I anticipated a very fast start and figured that this would probably be a mistake. I hung back in 9th place, hitting a comfortable 6:10 for the first mile. When we hit the first climb, I started racing and moved into 4th. From here my strategy was to slowly close on the leaders saving as much energy as possible for the last 4 miles. I battled for first place with Andrija Barker and Tori Tyler between miles 4.5 and mile 9 when the later climbs started to take effect. Once I couldn’t sense anyone there, I ran scared the final 4 miles, desperately trying to reach the finish line before I was caught.

Tad and I always talk about the day training comes together and the magic happens. Racing feels effortless and you can push yourself in a way that you were never able before. As I was racing I was thinking to myself, “The magic is happening. Today is my day.” I felt so confident. Even when I was getting passed around the lake loop mid-way, I knew I had it. When Al handed me the American flag to carry into the finish, I felt so much joy that I am unable to put into words.

Bear with me while I express my gratitude to the team of people who made today possible.

Thank you to Tad, my boyfriend, coach, best friend, photographer, therapist, chauffeur and wardrobe stylist. We did it!!!

Photo Credit: Aly Howisey

Thank you to Al Coyle, head race director and adopted family member. I can’t begin to tell you how many ways you have touched my life. There are so many great people, places and trails that I would not know if not for you.

Happy Birthday, Al!
Thank you to La Sportiva, who have furnished me with shoes all year and have given me the opportunity to travel to some of the best trail races in the country.

Thank you to Jeff and the Trail Butter team.  It is an honor to be a part of such a genuine, lovely group of people. I am so proud of Trail Butter.
Jeff giving me a pre-race squeeze.
Thank you to Tonia Boze from Terrain Gym. You have transformed my body and made me into an elite athlete. I am so very grateful.

Face of joy, disbelief & relief.
Thank you to Dr. Chris Lockwood from Align Chiropractic. I can’t thank you enough for all of the time you have dedicated to taking care of my body over the past two years. You mean so much to me.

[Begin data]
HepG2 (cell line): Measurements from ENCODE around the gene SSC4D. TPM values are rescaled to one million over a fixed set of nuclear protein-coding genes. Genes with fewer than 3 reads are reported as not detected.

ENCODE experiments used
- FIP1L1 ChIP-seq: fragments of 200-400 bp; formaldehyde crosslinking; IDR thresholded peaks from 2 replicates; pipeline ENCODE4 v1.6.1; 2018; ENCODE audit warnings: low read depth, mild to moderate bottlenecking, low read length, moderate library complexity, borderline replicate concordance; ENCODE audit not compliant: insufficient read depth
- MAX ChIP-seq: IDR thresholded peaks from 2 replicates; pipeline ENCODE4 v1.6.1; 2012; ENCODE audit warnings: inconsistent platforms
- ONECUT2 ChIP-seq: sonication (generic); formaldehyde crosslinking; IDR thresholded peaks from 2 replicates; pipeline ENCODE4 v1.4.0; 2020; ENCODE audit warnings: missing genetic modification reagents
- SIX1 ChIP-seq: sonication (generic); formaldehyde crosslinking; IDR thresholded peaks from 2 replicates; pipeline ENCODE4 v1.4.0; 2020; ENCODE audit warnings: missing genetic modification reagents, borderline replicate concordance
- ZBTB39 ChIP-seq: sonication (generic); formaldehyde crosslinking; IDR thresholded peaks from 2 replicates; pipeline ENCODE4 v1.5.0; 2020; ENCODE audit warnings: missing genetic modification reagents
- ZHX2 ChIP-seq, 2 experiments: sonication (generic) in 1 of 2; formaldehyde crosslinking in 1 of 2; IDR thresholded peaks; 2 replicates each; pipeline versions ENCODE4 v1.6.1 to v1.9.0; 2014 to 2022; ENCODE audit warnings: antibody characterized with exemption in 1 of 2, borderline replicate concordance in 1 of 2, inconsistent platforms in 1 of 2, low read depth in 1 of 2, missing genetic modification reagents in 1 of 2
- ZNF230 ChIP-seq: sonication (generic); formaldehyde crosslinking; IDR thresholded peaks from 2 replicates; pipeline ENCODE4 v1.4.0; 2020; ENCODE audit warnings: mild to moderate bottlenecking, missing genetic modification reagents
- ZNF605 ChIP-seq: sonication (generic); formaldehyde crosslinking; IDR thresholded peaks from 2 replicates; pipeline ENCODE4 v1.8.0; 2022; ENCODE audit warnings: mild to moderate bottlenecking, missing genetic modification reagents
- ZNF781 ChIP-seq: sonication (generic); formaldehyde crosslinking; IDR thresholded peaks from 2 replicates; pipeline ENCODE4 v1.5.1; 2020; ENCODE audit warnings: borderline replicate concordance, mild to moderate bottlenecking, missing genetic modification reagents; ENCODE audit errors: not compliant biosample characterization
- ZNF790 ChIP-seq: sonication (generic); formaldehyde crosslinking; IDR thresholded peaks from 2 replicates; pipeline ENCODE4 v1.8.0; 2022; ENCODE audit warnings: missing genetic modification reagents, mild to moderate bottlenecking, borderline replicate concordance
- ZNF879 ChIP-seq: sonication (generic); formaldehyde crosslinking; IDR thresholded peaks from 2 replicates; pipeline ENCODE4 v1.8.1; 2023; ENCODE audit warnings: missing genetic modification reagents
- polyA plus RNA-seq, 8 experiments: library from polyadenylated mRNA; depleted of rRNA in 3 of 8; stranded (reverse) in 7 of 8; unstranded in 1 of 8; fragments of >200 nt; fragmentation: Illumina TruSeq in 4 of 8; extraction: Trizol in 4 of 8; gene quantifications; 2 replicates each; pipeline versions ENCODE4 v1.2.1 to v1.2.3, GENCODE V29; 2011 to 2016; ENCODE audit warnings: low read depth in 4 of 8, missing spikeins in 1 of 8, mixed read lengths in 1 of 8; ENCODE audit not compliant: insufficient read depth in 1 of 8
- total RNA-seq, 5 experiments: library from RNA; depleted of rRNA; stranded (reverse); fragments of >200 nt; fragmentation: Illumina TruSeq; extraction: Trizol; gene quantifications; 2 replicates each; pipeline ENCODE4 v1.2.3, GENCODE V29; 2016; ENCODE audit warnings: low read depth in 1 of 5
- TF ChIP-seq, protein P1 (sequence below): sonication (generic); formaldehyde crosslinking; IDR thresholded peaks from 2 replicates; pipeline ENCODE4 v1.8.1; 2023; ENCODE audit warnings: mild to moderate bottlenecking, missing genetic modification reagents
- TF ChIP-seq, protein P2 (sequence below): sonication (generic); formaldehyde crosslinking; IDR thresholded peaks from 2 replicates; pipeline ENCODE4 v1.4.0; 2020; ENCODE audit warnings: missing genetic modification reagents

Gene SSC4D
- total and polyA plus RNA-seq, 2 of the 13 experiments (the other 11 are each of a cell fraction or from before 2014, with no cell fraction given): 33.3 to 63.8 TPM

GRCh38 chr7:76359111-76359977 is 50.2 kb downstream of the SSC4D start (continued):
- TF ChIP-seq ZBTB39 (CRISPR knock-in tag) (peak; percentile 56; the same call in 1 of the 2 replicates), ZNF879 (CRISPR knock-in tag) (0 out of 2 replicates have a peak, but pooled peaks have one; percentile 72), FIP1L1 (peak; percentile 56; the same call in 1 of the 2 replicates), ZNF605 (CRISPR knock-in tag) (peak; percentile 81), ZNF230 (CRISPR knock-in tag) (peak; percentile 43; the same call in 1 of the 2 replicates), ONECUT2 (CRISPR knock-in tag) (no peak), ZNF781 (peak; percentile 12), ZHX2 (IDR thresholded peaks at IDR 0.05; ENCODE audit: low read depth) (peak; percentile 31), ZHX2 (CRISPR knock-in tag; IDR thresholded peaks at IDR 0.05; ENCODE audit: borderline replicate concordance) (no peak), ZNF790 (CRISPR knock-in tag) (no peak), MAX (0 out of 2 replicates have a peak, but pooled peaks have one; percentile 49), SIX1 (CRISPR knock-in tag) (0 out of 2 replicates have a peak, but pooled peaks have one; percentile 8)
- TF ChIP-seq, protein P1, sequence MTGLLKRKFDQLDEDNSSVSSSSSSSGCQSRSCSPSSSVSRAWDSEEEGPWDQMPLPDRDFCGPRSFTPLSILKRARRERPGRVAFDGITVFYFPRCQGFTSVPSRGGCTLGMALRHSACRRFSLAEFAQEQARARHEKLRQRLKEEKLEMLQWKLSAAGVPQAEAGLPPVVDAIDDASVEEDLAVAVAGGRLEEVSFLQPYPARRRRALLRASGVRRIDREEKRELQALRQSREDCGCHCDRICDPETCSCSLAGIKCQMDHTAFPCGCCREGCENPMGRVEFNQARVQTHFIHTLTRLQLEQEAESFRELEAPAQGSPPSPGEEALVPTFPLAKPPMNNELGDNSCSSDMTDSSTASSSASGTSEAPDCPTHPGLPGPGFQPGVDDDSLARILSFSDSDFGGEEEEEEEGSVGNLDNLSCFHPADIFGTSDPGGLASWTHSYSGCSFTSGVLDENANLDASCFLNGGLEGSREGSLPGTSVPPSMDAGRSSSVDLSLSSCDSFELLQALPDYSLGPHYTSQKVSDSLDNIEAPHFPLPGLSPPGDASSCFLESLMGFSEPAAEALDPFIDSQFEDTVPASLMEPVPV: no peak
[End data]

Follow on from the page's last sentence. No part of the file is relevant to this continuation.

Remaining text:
Thank you to Kerry Gustafson from Prime Massage & Sports Medicine. I am so lucky to be in the hands of someone so knowledgeable and passionate about what they do. Thank you for understanding what it takes to be a competitive athlete and for helping me reach my goals.

Thank you to my dear BDP teammates: Amber, Alyson, Courtney & Aly (and Lydia, too!). I am so blessed to have you as friends and teammates. Your never-ending encouragement, enthusiasm and work ethic motivates and inspires me every day.

Aly, Amber, Maria, Alyson, Courtney=BDP
Thank you to my posse, Nichole Braun, Mark Harding and the Bellingham Trail Running Club. You guys make running the trails that much more fun.

Thank you to everyone who liked and/or left a comment on my Facebook page, emailed, called or texted. The support I have received from the Bellingham and trail running community nationwide is overwhelming and brings me to tears.

Women's Podium
Photo Credit: Takao Suzuki

I haven’t slept in 3 days because of all the adrenaline pumping through my body. I will continue to savor this moment as I start training for a short cross country season that begins with the Pacific Northwest Championships in Seattle on November 2nd, followed by the Regional Championship on the 23rd and ends with the Canadian Cross Country Championships in Vancouver, BC on the 29th. 

Complete results of the USATF Trail Half Marathon Championships can be found here
Article from The Bellingham Herald here.
Article from The Western Front here.
USATF Press Release here. Press Release here.

Sunday, September 28, 2014

What a Difference a Year Makes

The end of this month marks my one year anniversary of my first day at Terrain Gym. The result? I have been injury-free for over a year for the first time since before 2008; I am running higher mileage than I have since the summer of 2009 and I am physically fitter than I have ever been.

Training at 6,000+ feet: Hannegan Peak
Bulgarian Split Squat, aka Ouch!
My good health also stems from the consistent work of Chris Lockwood, DC of Align Chiropractic. I receive adjustments from Dr. Lockwood at least twice a week. It is Dr. Lockwood who introduced me to Tonia (coach and owner of Terrain Gym) 12 months ago. If not for him I would be much weaker and injured and certainly not able to reach my full potential. For this and so much more, I am very grateful.

One-arm bench press.